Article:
As a veterinarian, I’ve relied on intuition to guide me far more often than I like to think about.
About two weeks into my internship, and only a month out of veterinary school, I found myself in charge of a tiny terrier named Murphy.
Murphy was initially thought to have a digestive problem, however tests were inconclusive, including biopsies of his intestinal tract, so his care was transferred over to one of the internal medicine specialists at our hospital. I was the intern on their service, and it was my job to arrive at the hospital early in the morning and prepare Murphy’s case for the new attending doctor.
I arrived at work before sunrise, and was “rounded” by the night doctor who admitted Murphy. She updated me on all aspects of his care, including the results of his diagnostics thus far.
Murphy was a complicated case, so I decided to begin by reviewing the radiographs (X-rays) taken before Murphy went to surgery. On the films centered on his lungs, I noticed changes that were concerning for a suspected condition called megaesophagus.
In megaesophagus, the esophagus (the tube connecting the mouth to the stomach) becomes severely dilated, causing any ingested material to become lodged within its floppy recesses, and animals will often passively regurgitate food with the simple flow of gravity.
Megaesophagus can be a primary problem, but also can occur secondary to a number of other medical conditions. While my eyes scanned the films, I distinctly remember the stirrings of what I now know to be my “doctor” intuition, which was thirsty to know why it was that Murphy had this rare condition; could this be related to his signs?
I examined Murphy and noted he was lethargic, but able to rise with stimulation. I routinely completed my exam, with nothing seeming out of the ordinary, until I tested Murphy’s ability to blink in response to a light tapping on either side of his eyelids. His reflex started out strong, but quickly diminished and altogether ceased after about ten taps on both sides.
It was then that my intuition advanced from a gentle churn to more of a steady growl. I decided to consider these inklings the best way I knew how at the time (and am still guilty of practicing from time to time): by stalling and taking my patient for a walk.
After I unhooked Murphy from his tangled web of IV lines, while sauntering down the hallway, he suddenly emitted a guttural sound that seemed to emanate from the deepest depths of the core of the Earth. I turned and watched as (without missing a step) he spewed forth a large wad of undigested food. Murphy exhibited no signs of retching or increased salivation or other premonitory signs. In fact, there was barely a pause in his stride, as if the material he expelled was more of a nuisance than anything related to nausea.
It was then that I patched together Murphy’s signs: his waning energy, his fading blink reflex, his megaesophagus leading to regurgitation (not vomiting) — these were all signs seen in patients with a rare neuromuscular disease called Myasthenia Gravis (MG).
MG is an autoimmune condition where the body attacks a receptor protein responsible for helping transmit impulses from nerves to muscle cells. When the receptor is blocked, signals are stunted and pets show signs of profound weakness. The disease affects not only muscles moving the body, but also muscles within the digestive tract, including the esophagus, leading to its expansion and inability to transmit food.
Once I pieced the puzzle together, I faced the challenge of mustering up the confidence to tell my senior clinician my theory. There I was, but a “baby doctor,” lacking the confidence and assertiveness, yet possessing enough concern for my patient to risk ridicule. I stammered through letting my attending clinician know my thoughts, apologetically stating, “I know I am only an intern, and I don’t really know what I’m talking about, but my gut tells me Murphy has Myasethenia Gravis.”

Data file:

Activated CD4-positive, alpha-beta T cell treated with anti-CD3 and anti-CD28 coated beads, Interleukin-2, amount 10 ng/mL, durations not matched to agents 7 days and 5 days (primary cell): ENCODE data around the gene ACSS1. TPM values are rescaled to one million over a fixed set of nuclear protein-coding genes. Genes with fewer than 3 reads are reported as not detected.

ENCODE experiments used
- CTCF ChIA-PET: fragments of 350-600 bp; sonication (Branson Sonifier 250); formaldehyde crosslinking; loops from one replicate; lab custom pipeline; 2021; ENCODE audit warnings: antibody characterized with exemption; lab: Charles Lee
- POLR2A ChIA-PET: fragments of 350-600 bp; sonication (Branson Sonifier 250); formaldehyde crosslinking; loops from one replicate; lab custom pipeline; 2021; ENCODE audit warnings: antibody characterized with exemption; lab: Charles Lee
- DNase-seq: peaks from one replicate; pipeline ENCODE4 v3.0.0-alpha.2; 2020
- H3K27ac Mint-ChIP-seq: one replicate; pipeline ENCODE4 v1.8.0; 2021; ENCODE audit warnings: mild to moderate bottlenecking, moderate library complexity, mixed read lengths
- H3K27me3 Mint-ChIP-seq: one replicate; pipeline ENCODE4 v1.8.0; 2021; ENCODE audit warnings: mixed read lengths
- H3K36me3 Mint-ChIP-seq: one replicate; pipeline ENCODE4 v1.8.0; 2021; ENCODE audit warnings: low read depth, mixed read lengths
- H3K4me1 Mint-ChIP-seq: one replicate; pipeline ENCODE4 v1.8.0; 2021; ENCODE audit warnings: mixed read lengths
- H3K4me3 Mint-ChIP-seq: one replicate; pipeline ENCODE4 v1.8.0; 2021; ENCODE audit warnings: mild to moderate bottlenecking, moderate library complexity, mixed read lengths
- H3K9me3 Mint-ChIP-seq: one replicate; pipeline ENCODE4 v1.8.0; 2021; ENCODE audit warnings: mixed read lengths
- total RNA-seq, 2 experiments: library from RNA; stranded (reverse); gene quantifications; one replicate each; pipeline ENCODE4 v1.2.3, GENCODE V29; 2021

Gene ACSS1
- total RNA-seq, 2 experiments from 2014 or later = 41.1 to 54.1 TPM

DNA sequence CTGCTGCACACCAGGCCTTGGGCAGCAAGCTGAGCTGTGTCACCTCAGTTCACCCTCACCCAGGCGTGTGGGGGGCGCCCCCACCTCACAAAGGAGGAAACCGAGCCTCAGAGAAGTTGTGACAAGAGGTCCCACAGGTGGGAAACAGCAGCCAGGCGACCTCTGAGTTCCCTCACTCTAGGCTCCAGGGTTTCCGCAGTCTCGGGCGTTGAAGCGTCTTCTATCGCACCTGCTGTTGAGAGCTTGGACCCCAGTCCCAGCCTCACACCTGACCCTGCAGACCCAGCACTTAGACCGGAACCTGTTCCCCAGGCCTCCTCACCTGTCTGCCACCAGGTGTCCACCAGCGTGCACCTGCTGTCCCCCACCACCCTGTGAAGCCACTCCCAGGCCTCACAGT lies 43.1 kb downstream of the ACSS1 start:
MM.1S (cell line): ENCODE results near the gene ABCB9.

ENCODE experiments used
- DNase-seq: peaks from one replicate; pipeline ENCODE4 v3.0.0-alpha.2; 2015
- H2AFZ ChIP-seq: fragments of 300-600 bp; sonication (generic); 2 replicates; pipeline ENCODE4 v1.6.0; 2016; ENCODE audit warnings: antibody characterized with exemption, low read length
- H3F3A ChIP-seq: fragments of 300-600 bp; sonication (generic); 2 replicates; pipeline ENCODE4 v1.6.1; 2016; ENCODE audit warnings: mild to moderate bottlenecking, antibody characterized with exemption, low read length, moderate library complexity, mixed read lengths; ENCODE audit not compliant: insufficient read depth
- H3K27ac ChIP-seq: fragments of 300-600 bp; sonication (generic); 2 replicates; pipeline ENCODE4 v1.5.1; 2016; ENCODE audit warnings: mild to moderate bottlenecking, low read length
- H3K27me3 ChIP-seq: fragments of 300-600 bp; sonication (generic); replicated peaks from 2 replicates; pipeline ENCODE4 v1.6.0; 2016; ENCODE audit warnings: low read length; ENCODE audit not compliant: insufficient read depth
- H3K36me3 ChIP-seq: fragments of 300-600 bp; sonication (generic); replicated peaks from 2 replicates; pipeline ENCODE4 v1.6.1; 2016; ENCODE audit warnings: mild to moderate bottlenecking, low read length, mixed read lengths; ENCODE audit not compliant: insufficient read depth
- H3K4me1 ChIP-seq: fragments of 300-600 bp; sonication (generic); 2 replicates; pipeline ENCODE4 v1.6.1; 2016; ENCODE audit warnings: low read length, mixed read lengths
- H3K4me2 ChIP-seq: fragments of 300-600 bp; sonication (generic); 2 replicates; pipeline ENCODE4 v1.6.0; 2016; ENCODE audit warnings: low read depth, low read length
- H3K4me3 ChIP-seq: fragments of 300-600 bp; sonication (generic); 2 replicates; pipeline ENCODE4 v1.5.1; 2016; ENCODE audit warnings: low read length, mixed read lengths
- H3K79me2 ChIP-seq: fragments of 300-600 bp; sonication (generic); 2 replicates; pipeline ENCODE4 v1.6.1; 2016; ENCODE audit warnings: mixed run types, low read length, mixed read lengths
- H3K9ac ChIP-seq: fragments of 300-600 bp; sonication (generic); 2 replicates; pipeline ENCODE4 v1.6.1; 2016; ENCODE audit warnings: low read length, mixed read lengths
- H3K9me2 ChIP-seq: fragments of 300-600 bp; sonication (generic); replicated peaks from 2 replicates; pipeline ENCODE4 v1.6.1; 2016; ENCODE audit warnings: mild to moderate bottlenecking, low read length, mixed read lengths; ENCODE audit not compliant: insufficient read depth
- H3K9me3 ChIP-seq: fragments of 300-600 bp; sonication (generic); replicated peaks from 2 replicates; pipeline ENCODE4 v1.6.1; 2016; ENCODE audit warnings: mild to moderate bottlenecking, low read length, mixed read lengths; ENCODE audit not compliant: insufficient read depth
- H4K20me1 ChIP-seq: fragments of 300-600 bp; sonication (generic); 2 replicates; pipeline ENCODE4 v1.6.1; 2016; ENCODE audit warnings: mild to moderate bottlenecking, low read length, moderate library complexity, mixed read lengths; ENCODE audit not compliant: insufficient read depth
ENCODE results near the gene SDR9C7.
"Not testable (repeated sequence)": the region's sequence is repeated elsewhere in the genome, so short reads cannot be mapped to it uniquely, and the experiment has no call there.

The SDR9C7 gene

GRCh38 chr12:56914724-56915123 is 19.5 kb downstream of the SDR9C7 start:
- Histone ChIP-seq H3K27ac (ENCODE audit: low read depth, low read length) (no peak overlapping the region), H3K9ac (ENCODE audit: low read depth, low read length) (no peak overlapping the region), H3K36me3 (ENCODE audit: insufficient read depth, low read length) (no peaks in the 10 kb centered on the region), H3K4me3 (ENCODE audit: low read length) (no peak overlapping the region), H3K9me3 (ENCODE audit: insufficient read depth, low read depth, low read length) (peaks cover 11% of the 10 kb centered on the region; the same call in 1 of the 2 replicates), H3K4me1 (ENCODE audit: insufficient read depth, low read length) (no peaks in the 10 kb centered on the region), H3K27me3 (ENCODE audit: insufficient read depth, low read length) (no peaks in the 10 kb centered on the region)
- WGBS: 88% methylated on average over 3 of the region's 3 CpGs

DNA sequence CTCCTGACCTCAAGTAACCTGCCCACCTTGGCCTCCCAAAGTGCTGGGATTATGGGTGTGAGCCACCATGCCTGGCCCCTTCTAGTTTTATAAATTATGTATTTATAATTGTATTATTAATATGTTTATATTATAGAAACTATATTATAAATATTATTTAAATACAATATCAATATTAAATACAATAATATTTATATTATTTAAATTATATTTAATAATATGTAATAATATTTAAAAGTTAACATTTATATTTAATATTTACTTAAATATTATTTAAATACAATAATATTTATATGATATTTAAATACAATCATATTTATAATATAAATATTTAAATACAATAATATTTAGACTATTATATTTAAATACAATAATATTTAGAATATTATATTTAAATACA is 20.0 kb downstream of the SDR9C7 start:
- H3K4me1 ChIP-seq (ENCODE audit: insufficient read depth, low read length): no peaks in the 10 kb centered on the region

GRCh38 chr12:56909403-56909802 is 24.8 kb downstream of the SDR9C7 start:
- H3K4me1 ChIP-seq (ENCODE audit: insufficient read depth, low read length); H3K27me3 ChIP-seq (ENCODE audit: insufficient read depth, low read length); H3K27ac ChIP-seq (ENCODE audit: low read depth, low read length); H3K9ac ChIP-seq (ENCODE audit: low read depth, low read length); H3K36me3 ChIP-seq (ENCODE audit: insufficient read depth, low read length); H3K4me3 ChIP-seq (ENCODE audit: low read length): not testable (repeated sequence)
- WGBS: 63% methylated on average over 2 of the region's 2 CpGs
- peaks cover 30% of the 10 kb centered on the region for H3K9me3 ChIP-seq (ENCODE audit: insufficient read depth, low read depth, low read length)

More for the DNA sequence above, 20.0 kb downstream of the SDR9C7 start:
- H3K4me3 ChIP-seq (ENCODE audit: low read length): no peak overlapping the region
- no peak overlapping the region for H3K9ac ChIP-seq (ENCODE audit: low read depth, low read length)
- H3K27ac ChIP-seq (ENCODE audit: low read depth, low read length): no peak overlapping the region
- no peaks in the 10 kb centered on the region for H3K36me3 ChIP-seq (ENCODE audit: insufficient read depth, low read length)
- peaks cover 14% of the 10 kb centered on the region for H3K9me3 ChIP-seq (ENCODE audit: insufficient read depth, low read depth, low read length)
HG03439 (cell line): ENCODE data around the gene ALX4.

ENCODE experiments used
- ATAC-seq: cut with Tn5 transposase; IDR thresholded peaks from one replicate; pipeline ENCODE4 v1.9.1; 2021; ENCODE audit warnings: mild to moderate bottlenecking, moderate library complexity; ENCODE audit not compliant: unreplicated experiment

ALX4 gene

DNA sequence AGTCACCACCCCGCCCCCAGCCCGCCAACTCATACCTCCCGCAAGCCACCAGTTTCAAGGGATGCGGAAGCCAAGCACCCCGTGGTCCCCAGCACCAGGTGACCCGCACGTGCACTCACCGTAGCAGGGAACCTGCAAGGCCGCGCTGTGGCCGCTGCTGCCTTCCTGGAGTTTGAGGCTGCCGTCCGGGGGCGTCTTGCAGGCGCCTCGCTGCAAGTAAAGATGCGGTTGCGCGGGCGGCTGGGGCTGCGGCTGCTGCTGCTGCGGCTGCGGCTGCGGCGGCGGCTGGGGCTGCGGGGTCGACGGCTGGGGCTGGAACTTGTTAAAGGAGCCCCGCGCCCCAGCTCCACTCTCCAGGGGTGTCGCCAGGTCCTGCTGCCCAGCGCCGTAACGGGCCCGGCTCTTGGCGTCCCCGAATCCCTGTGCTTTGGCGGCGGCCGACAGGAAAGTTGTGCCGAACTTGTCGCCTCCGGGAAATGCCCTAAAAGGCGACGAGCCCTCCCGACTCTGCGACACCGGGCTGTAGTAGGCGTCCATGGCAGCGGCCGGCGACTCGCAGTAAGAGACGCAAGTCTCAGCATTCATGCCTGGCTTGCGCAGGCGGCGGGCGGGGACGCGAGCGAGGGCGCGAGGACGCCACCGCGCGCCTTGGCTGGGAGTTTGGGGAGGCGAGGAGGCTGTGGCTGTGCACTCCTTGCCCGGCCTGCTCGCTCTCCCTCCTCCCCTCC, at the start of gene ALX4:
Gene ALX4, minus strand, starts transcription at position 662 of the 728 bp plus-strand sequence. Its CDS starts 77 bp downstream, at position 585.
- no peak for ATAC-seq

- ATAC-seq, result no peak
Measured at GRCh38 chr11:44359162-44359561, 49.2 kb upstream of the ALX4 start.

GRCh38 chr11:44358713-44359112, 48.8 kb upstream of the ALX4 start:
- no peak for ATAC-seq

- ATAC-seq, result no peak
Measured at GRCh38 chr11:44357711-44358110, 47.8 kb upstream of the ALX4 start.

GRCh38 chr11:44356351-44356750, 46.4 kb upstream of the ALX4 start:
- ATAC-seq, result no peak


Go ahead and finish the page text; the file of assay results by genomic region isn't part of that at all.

Much to my (and Murphy’s) fortune, the internist did not discredit my feelings. Perhaps his intuition told him the same things, or perhaps he didn’t even need intuition at that stage of his career, but he ultimately ran the tests necessary to prove my theory, and together we diagnosed Murphy with, and successfully treated him for, MG.
Since those days, intuition has served me time and again as a veterinarian — whether it’s second-guessing a test result or an owner’s level of understanding of my information. I listen to the voice inside or the feeling in the pit of my stomach, or whatever it is that causes me to pause when the pieces just do not seem to connect.
Nowadays, I tend not to pay much mind to my intuition when it’s right — except in cases where I’ve decided to ignore the warning signs and go against my feelings. It seems I’m focusing more on what happens on the contrary, when my suspicions are wrong. And I struggle with the asking myself, “In such cases, can I still call it intuition?”
Doctors are constantly struggling between reconciling our book knowledge and our instinct, and the more cases I see, the more I know when to express skepticism or recommend “just one more test” because I am heeding the concerns of an inner voice. Such proficiency comes with a surprising degree of insecurity, which is only amplified when that voice is incorrect.
I think I’ve come to realize that experience isn’t the entity bridging the gap between intuition and self-doubt, but rather the nature of the case itself. And the barometer will swing from side to side, from patient to patient, with some cases better assessed towards one end, and others towards the other end.
I still listen to the voice within more often than I’d like to admit. Dogs like Murphy let me know this is a perfectly fine way to practice medicine.
Dr. Joanne Intile